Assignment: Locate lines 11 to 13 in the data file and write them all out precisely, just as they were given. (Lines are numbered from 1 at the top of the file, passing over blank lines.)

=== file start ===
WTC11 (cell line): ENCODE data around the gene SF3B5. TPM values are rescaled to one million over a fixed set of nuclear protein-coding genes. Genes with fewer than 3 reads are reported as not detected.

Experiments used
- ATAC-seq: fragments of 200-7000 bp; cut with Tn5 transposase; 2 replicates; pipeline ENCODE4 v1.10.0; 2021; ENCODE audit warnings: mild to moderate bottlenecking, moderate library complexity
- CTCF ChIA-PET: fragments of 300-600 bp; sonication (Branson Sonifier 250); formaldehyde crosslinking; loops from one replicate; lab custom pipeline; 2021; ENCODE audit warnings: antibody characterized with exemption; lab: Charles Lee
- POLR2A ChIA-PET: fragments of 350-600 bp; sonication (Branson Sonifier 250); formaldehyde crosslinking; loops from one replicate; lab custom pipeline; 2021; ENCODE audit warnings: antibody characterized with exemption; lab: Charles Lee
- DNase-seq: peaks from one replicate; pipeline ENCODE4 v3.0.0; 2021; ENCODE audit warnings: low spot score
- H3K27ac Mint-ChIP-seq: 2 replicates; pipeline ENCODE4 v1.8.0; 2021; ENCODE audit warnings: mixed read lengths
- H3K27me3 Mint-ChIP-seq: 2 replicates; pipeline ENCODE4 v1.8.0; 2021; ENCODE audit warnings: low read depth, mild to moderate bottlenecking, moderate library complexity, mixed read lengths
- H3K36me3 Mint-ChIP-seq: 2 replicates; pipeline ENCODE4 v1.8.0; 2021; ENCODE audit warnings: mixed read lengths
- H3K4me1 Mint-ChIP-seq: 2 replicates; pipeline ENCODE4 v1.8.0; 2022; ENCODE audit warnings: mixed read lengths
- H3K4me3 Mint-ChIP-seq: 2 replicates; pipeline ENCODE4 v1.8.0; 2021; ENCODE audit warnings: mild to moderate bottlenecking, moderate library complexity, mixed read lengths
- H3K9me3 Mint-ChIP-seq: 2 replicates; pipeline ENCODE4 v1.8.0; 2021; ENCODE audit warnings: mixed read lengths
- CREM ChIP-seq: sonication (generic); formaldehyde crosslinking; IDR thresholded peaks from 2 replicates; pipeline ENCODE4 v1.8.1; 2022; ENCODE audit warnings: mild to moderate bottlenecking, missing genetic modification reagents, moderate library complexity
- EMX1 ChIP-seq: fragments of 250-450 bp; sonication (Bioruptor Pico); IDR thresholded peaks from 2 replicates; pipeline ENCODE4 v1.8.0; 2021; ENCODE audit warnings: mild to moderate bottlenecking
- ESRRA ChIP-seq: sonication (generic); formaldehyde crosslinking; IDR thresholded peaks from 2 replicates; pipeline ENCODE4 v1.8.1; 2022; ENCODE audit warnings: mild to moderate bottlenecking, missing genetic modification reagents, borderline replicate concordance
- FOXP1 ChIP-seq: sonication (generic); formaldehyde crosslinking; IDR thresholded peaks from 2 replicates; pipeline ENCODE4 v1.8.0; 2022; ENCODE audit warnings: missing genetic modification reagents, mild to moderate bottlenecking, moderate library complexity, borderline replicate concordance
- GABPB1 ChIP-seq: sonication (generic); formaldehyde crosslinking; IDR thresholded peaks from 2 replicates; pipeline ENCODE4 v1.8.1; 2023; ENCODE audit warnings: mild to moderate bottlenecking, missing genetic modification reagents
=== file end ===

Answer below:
- H3K4me3 Mint-ChIP-seq: 2 replicates; pipeline ENCODE4 v1.8.0; 2021; ENCODE audit warnings: mild to moderate bottlenecking, moderate library complexity, mixed read lengths
- H3K9me3 Mint-ChIP-seq: 2 replicates; pipeline ENCODE4 v1.8.0; 2021; ENCODE audit warnings: mixed read lengths
- CREM ChIP-seq: sonication (generic); formaldehyde crosslinking; IDR thresholded peaks from 2 replicates; pipeline ENCODE4 v1.8.1; 2022; ENCODE audit warnings: mild to moderate bottlenecking, missing genetic modification reagents, moderate library complexity